Emerging Infections Programs

The purpose of the Emerging Infections Programs (EIP) is to assist in local, state, and national efforts to prevent, control, and monitor the public health impact of infectious diseases.

The EIP cooperative agreement was formed in 1995 as a key component of CDC s national strategy to address and
reduce emerging infectious disease (EID) threats.

The EIP is a population-based network of state health agencies and their collaborators, including (but not limited to) academic institutions, local health departments, public health and clinical laboratories, infection control professionals, and healthcare providers.

The network plays a critical role in conducting surveillance and applied epidemiologic and laboratory research, implementing and evaluating prevention and intervention projects, and responding quickly to new infectious disease issues.

The unique strength of the EIP lies in the network s ability to quickly translate surveillance and research activities into informed policy and public health practice.
Related Programs93.283 Centers for Disease Control and Prevention_Investigations and Technical Assistance; 93.521 The Affordable Care Act: Building Epidemiology, Laboratory, and Health Information Systems Capacity in the Epidemiology and Laboratory Capacity for Infectious Disease (ELC) and Emerging Infections Program (EIP) Cooperative AgreementsExamples of Funded Projects

Fiscal Year 2013: No Current Data Available Fiscal Year 2014: Activities for this program fall into the following general categories: (1) active surveillance; (2) applied public health epidemiologic and laboratory activities; (3) implementation and evaluation of pilot prevention/intervention projects; and (4) flexible response to public health emergencies.

Activities: (1) address issues that the EIP network is particularly suited to investigate; (2) maintain sufficient flexibility for emergency response and new problems as they arise; (3) develop and evaluate public health interventions to inform public health policy and treatment guidelines; (4) incorporate training as a key function; and (5) prioritize projects that lead directly to the prevention of disease (http://wwwlink.cdc.gov/ncezid/dpei/eip).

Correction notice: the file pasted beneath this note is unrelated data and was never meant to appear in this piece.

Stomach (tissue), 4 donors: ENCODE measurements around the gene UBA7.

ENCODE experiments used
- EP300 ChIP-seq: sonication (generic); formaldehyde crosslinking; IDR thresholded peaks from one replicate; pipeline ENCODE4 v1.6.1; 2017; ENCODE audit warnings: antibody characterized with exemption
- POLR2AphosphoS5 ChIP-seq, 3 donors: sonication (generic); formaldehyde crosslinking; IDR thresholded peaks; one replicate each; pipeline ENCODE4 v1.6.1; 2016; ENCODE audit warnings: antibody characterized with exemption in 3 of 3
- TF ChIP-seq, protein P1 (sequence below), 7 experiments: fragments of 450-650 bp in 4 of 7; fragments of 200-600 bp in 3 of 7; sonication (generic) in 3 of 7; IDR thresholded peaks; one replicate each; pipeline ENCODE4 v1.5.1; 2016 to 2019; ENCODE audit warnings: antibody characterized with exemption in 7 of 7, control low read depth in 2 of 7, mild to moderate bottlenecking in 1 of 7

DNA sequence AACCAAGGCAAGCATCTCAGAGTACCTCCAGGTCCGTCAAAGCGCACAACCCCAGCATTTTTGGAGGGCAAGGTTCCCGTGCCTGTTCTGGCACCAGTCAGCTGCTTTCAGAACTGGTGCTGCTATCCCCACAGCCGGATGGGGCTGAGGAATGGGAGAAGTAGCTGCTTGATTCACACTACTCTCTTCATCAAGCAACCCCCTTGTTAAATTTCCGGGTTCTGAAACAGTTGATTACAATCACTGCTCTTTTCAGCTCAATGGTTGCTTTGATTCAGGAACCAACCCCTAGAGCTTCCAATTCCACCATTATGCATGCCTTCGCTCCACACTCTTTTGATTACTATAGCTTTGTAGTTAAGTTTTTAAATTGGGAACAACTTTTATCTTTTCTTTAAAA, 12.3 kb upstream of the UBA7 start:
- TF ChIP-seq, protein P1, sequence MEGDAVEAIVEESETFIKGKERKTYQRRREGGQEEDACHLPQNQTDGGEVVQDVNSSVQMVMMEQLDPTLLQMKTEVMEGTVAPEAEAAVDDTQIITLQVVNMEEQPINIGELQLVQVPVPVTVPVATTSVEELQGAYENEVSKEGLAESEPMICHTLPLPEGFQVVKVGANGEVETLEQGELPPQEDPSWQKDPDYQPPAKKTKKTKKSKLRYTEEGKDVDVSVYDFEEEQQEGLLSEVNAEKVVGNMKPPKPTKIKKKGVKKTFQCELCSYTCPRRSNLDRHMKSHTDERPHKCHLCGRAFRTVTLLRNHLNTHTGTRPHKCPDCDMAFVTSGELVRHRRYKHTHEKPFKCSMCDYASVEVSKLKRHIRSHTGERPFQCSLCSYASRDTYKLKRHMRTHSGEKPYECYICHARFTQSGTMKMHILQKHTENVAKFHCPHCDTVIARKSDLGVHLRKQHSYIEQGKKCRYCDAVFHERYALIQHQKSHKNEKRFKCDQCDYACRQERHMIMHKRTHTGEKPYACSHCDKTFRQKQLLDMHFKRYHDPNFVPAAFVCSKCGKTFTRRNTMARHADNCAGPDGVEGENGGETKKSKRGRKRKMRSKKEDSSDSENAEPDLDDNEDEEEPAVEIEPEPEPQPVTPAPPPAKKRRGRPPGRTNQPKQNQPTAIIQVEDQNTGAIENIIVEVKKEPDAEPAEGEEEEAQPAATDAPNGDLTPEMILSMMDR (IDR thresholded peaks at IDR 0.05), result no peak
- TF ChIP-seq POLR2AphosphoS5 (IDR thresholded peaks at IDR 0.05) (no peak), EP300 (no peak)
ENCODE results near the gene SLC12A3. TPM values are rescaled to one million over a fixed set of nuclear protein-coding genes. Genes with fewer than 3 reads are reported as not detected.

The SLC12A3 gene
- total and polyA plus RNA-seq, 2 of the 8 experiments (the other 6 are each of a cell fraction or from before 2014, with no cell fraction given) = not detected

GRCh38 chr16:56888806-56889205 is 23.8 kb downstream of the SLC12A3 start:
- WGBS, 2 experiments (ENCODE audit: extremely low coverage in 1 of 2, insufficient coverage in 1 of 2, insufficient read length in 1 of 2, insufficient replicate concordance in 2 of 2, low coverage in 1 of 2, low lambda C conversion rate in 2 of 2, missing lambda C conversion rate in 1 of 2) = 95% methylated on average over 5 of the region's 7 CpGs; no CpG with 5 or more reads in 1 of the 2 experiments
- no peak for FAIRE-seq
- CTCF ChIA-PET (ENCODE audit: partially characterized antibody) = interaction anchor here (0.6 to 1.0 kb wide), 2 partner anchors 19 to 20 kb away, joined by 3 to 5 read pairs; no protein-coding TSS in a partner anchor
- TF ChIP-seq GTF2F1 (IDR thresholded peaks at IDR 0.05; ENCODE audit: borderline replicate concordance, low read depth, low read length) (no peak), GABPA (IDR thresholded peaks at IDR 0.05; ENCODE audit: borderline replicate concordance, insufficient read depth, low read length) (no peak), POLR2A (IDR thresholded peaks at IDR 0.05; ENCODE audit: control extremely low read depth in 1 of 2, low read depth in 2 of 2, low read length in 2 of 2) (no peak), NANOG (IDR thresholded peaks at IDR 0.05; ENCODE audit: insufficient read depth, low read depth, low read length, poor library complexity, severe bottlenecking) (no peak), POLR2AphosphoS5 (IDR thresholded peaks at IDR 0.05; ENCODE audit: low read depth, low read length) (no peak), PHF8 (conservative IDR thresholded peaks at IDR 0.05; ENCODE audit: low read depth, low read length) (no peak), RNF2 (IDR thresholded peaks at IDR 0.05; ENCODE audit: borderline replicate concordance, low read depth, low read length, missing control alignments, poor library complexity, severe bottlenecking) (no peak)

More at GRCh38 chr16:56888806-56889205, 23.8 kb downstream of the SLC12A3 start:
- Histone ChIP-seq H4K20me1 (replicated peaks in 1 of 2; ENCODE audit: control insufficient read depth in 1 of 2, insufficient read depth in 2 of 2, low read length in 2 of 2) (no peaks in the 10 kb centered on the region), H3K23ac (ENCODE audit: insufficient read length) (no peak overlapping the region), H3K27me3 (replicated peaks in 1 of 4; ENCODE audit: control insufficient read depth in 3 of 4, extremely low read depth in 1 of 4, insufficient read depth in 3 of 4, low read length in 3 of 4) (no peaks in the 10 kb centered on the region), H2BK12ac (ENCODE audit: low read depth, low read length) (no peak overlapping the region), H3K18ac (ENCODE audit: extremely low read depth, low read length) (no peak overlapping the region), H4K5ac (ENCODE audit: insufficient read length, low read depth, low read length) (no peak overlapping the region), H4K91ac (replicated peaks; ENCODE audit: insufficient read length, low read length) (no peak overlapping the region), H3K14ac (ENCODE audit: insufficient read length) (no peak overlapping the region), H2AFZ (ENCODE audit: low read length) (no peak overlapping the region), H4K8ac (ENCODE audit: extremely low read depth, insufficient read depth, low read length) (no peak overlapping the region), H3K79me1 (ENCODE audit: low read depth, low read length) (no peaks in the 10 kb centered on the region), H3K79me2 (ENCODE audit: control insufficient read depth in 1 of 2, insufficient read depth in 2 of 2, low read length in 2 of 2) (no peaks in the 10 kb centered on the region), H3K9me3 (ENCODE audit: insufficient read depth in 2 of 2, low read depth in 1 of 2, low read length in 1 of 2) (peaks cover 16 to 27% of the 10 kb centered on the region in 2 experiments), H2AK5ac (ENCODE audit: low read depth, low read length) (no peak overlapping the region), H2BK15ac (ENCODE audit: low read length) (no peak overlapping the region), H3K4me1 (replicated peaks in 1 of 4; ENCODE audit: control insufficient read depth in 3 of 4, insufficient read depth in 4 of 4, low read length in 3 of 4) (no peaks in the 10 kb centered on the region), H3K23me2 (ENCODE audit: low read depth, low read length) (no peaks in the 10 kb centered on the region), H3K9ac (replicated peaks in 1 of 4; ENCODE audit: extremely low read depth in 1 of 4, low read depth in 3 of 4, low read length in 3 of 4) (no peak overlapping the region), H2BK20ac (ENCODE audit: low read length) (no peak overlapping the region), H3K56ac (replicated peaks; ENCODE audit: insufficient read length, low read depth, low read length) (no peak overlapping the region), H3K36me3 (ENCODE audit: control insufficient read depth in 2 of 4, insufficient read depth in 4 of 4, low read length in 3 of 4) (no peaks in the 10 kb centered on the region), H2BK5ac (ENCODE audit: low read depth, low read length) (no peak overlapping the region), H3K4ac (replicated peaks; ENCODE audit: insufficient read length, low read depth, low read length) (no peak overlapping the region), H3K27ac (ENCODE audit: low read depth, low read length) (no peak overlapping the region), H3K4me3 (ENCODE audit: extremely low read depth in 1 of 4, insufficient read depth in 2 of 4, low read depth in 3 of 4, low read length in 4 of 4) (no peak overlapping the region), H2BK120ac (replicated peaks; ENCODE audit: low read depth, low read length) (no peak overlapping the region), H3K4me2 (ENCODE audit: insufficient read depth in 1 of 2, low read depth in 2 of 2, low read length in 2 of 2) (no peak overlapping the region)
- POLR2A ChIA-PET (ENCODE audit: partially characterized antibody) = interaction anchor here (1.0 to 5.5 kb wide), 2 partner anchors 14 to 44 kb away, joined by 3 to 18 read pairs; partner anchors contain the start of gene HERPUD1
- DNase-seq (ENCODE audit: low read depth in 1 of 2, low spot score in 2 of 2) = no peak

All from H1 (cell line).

Over the past 18 years, the EIPs have proved to be a national resource for conducting active, population-based surveillance and special studies for invasive bacterial diseases, foodborne pathogens, healthcare associated infections (HAIs), influenza, and many other infectious diseases.

The network has been instrumental in measuring the impact of the 7-valent pneumococcal conjugate vaccine, informing and evaluating treatment guidelines for Group B Streptococcus, estimating the burden of foodborne illness, documenting the emergence of community-associated methicillin-resistant Staphylococcus aureus, and monitoring the safety of the 2009 H1N1 vaccine as part of the influenza vaccine safety network.

Fiscal Year 2015: Project same as 2014.

Agency - Department of Health and Human Services

The Department of Health and Human Services is the Federal government's principal agency for protecting the health of all Americans and providing essential human services, especially to those who are least able to help themselves.

Website Address


Program Accomplishments

Fiscal Year 2013: n/a. Fiscal Year 2014: 10 continuation applications were received and 10 awards were granted. Fiscal Year 2015: It is anticipated that FY15 continuation funding will be provided for all 10 grantees funded in FY14.

Uses and Use Restrictions

Recipients may only expend funds for reasonable program purposes, including personnel, travel, supplies, and services, such as contractual.

Funding under this program will support activities that fall within the following general activities: (1)active surveillance; (2) applied public health epidemiologic and laboratory activities; (3) implementation and evaluation of pilot prevention/intervention projects; and (4) flexible response to public health emergencies.

Activities: (1) address issues that the EIP network is particularly suited to investigate; (2) maintain sufficient flexibility for emergency response and new problems as they arise; (3) develop and evaluate public health interventions to inform public health policy and treatment guidelines; (4) incorporate training as a key function; and (5) prioritize projects that lead directly to the prevention of disease (http://wwwlink.cdc.gov/ncezid/dpei/eip).

The full list of restrictions for this program are included in the published Funding Opportunity Announcement for this program.